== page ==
Comment by Thom Stark | May 3, 2007

  5. The 1st London Confesson was modeled on the True Confession of the Calvinistic Congregationalists with additional input from the Puritan theologian William Ames’ The Marrow of Theology, but also with Anabaptist input from Menno Simons’ The Foundation of Christian Doctrine. The 2nd London Confession, the most thoroughly Calvinistic Baptist confession ever, was modeled in great detail on The Westminster Confession, but retained the same Anabaptist influences from The Foundation of Christian Doctrine. Unfortunately, one of the segments of Westminster that the 2nd London Confession took over was specific endorsement of Just War Theory. When that Calvinistic Baptist, Charles Spurgeon tried to get the Baptist Union of Great Britain to adopt a confession (it refused), he used the 2nd London Confession, but dropped the dogmatic endorsement of JWT.

    In the U.S., the 2nd London Confession was the model for the Philadelphia Confession of the Baptists, but the specific, dogmatic, acceptance of JWT was dropped. Later, the milder Calvinism of the New Hampshire Confession of Faith was adopted more widely, itself becoming the model for the Baptist Faith and Message adopted by the Southern Baptist Convention in 1925, updated in 1963 and then revised beyond recognition in 1998 and 2000.

    Even confessional Calvinism comes in many different forms: The Heidelberg Catechism, The Belgic Confession, etc. Unfortunately, most of them specifically reject pacifism as “the error of the Anabaptists.” So, a Calvinist pacifist will have to be “liberal” at least to the extent of being willing to break with the confessions at this point. But that means that he or she will not be as creedal as more conservative Calvinists would wish.

    Comment by Michael Westmoreland-White | May 3, 2007

  6. Good historical review and analysis. I’m certainly going to be going outside the confessional heritage at the point of pacifism. The argument will be that the pacifist position is more consistent with the greater confessional theology (and of course, biblical).

    Comment by Bryan Peters | May 3, 2007

  7. Which is the “greater” confessional theology? What is your criteria for determining that?

    Comment by Thom Stark | May 3, 2007

  8. Sorry, I meant the greater scope of confessional theology. In other words, my contention is that the particular affirmation of JWT in the Reformed symbols may be seen to stand at odds with the theology otherwise articulated in these confessions. I’m going to engage some of the foundational structures of Reformed confessionalism, such as covenant theology, the popularized “five points” drawn from the Canons of Dordt, and others.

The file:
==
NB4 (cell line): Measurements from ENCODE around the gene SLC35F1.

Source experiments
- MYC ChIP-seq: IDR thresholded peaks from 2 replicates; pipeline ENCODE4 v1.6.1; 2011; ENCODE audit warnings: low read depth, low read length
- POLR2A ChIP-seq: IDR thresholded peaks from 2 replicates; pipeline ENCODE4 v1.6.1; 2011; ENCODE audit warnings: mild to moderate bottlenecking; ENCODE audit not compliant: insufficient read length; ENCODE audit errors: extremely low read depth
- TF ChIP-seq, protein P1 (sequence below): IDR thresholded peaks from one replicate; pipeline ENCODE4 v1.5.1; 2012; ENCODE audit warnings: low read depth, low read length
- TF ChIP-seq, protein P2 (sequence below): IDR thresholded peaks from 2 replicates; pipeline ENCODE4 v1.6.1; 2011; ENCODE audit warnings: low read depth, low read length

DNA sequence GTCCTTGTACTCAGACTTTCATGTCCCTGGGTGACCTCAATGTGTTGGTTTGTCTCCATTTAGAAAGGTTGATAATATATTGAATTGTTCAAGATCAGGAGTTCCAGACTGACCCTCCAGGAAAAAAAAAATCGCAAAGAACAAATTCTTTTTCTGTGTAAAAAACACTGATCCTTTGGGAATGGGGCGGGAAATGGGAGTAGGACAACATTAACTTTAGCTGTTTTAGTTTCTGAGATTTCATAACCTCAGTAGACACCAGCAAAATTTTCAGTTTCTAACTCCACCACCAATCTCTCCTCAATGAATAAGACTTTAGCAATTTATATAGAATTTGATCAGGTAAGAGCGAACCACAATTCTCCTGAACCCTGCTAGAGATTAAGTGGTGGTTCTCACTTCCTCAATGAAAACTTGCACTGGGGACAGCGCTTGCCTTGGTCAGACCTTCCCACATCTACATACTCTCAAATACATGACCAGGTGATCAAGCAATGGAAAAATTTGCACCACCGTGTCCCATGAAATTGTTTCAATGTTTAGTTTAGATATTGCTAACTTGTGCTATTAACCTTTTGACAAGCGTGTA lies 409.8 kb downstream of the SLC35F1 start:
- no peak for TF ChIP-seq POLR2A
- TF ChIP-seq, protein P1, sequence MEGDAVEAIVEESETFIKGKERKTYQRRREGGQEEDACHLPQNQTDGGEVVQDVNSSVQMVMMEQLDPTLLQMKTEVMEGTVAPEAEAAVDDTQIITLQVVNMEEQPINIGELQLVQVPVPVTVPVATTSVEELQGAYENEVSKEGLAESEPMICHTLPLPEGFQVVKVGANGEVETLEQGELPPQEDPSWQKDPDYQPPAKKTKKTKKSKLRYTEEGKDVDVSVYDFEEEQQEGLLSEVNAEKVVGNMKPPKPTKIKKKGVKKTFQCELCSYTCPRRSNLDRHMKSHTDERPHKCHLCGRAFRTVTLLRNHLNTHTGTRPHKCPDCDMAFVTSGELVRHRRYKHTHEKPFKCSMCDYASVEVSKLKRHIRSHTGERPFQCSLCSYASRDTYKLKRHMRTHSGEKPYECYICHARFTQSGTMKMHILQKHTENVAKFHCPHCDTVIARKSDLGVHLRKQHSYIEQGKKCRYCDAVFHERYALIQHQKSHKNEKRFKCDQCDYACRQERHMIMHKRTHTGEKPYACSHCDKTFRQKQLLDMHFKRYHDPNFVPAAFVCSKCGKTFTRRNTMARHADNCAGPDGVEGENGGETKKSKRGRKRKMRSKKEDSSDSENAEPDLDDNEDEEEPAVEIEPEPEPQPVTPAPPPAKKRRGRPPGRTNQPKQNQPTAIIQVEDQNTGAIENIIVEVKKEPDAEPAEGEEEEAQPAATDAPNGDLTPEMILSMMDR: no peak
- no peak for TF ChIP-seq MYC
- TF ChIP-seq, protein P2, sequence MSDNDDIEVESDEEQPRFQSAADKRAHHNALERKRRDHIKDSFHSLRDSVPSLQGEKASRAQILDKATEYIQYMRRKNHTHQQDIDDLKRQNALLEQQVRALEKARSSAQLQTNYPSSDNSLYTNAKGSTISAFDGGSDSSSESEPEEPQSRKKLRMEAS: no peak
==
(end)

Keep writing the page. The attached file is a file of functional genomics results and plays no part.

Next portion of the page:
Comment by Bryan Peters | May 3, 2007

  9. Very good. I’m looking forward.

    Comment by Thom Stark | May 3, 2007

  10. This is fascinating to me. As an Anglican–and of course my tradition has frequently been accused of being theology-less, and is certainly confession-less–my Christian pacifism is based on Jesus’ teachings and life. It’s never occurred to me either to base it on a confessional theology, or to feel the need of one.

    Comment by Kerry | May 3, 2007

  11. Kerry, Anglicanism is “confession-less?” What about the 39 Articles? And, of course, Anglicans continue to affirm the early ecumenical creeds: Apostolic, Nicene-Constanipolitan, Athanasian, Chalcedon. Of course, the heart of Anglican theology is not found in the 39 Articles or any other confession, but in the Book of Common Prayer. The tradition is formed out of a common pattern of worship–doxology forming theology. Or am I wrong?

    Comment by Michael Westmoreland-White | May 3, 2007

  12. I should point out that there is an argument among Baptists as to how confessional we are. Some very Calvinistic Baptists, including the current leaders of the Southern Baptist Convention, think we are very confessional–and think the distinction between confessions and creeds is minimal. Other Baptists (myself included) point out that (1) no single Baptist confession ever took on creedal authority for us, (2) we mostly wrote confessions as explanations to others that we were not heretical or, at best, as “guides to biblical interpretation.” (3) Many Baptist groups avoided all confessions, claiming “no creed but the Bible,” and even groups that did adopt confessions, tended to give them long prefaces saying that they were not binding on local congregations–they added no requirements beyond simple faith to salvation.